Resurrected 19th Century Torah Scroll will be Inaugurated At Chabad
On Monday, January 21st, Completing a Historic Circle.
Chabad of South Palm Beach is thrilled to bring to completion its Torah Restoration Campaign which will culminate in an Inauguration Celebration at Chabad in the Plaza Del Mar in Manalapan, on Monday, January 21st @ 5pm. The program will begin with the penning in of the final letters of the Torah and will continue with a procession to welcome the Torah to the Synagogue, culminating in a festive dinner celebration.
The provenance and journey of the Torah scroll that was restored through the generosity of members of the community, spearheaded by Rose and Ira Yavarkovsky, is an epic tale that parallels the story of Eastern European Jewry in the last century and a half.
By analyzing the parchment and style of the text, experts have pinpointed the Torah scroll as having been written in the 1860s in the Pale of Settlement in Imperial Russia, more specifically in the white Russian region of Smolensk. Rabbi Gad Sebag, the scribe who coordinated the restoration of the Torah, explained that although each and every letter of the Torah is consistent in every scroll across the globe, slight variations of font and ornamentation style have evolved over the centuries. “This Torah is a pristine example of the very meticulous style of the Alter Rebbe, the founder of the Chabad movement, as it incorporates all ritualistic and kabbalistic customs that preceded it. The penmanship of this scroll is particularly fine and we worked hard to find a scribe who could match it for the columns that needed to be rewritten entirely.”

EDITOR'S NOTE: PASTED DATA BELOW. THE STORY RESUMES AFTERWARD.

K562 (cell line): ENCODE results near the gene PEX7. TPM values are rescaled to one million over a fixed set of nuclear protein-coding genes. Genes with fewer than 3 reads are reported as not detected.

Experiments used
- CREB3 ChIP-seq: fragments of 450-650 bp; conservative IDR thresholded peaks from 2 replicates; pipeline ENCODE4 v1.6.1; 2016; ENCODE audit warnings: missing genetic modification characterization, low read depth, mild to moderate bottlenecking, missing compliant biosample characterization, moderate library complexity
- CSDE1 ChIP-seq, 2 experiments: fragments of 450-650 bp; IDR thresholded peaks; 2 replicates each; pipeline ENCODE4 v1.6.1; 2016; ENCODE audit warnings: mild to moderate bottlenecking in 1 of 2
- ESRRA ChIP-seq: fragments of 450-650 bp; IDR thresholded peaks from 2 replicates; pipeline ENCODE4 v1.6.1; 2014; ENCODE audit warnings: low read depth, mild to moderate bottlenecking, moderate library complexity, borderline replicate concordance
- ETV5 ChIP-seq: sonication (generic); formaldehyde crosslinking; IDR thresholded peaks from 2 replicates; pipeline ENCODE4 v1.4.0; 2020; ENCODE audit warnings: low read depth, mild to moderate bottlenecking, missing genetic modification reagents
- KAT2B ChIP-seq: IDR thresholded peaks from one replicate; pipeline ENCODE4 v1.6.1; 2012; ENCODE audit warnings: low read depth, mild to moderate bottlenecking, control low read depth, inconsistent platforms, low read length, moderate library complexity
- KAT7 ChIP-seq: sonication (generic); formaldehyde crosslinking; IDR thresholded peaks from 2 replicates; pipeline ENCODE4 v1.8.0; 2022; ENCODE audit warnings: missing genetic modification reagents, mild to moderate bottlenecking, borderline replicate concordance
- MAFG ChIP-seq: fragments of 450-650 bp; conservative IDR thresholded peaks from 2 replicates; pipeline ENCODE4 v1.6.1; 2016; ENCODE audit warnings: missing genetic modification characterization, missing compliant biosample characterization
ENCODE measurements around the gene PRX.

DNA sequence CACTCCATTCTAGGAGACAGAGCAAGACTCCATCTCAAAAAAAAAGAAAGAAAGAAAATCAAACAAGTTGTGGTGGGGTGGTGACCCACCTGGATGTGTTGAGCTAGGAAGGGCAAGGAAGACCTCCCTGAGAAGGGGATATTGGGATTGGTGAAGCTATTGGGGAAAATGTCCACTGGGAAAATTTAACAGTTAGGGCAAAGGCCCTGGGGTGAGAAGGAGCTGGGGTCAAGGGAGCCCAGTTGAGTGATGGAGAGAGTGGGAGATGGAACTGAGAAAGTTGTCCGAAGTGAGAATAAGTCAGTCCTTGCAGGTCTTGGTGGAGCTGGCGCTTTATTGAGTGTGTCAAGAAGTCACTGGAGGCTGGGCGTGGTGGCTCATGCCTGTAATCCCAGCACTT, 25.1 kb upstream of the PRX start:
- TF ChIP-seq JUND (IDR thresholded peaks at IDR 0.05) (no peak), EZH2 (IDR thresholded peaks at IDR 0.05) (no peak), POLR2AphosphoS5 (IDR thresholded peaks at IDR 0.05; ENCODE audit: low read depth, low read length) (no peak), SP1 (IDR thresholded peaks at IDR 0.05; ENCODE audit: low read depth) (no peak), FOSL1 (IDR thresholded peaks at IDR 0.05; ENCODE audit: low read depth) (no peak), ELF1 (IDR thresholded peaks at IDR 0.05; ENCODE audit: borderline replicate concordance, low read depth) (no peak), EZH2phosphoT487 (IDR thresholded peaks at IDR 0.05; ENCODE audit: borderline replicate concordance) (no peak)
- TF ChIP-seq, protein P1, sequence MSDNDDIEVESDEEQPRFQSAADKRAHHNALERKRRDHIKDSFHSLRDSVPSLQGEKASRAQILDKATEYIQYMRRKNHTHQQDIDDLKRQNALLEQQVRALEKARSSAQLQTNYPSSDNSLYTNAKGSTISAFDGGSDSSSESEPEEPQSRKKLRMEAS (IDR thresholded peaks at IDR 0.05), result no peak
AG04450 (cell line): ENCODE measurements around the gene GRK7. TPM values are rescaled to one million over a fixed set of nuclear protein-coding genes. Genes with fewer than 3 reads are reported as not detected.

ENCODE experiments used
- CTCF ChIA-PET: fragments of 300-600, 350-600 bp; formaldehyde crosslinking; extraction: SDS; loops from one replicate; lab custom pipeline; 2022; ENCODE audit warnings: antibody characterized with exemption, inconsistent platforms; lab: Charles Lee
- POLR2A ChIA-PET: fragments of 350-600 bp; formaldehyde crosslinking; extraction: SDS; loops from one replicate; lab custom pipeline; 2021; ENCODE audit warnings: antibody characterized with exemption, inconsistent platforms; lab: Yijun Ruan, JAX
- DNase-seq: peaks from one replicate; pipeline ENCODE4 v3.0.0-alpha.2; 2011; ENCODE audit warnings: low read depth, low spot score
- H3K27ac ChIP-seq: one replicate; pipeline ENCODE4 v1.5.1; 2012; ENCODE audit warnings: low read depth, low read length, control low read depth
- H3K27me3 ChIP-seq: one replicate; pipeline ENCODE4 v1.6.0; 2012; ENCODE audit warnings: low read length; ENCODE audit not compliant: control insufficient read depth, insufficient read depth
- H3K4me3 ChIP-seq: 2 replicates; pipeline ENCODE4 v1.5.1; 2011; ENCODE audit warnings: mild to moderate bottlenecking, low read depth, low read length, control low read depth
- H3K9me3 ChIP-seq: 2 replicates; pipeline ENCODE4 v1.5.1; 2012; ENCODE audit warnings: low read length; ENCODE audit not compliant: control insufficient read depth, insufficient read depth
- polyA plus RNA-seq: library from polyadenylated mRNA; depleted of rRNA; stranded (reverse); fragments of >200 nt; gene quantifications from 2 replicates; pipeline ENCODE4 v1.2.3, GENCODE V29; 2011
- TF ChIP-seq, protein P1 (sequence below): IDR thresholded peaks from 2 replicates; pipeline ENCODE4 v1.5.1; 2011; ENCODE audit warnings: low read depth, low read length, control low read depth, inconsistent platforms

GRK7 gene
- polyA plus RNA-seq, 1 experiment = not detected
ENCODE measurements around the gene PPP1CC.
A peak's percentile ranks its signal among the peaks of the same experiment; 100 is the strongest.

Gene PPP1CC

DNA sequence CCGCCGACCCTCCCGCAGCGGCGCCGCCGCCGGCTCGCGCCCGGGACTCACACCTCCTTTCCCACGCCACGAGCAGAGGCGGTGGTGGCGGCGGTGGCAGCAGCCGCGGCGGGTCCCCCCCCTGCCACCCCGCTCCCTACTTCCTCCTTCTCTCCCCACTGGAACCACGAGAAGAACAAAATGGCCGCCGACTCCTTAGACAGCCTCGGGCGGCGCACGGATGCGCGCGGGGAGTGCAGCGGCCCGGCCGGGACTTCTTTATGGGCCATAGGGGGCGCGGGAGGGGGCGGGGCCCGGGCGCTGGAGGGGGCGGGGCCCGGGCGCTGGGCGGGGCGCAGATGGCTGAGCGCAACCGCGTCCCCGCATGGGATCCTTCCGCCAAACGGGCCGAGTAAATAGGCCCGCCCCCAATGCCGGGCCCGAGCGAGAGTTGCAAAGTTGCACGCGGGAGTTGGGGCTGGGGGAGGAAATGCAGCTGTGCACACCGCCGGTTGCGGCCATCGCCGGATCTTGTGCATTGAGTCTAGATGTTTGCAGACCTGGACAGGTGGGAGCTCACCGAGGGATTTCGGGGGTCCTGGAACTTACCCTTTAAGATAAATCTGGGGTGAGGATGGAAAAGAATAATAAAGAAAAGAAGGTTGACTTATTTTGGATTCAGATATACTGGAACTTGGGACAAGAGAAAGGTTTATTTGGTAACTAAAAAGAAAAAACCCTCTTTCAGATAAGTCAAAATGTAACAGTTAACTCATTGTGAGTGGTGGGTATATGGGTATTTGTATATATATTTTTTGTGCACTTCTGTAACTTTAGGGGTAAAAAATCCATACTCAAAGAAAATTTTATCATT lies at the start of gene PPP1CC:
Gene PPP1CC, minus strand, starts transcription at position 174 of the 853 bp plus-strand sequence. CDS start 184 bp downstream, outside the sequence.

After having served the Jewish community in Imperial Russian Times, the Torah went underground during the Communist Era in which participating in Jewish observance was a dangerous proposition. After WWII, the Torah was rescued and brought to the United States by a holocaust survivor who kept it in his Brooklyn home along with other rescued Torahs for 60 years, unable to afford the cost of its restoration. After his passing, his estate sold the Torah scrolls to scribes to invest in their restoration.
When Chabad was searching for a Torah to restore for use in its synagogue, the provenance and rarity of the Torah was compelling. The principal donor of the Torah, Mr. Ira Yavarkovsky, has invested his philanthropic efforts in funding Jewish orphanages and schools for children in the former USSR. What a providential parallel to give a second life to a Torah scroll from the very same region. Rabbi Stolik of Chabad of South Palm Beach was intrigued by the penmanship of the scroll that originates in the birthplace of the Chabad movement. “Our families stem from the Pale of Settlement and they too experienced the difficulties of life under the czars, the chokehold of the Communist Regime on Jewish practice, the horror of Hitler, and ultimately, resettlement in the United States after the war. This scroll continues the legacy of the Jewish nation in a way that is very close to home for me.”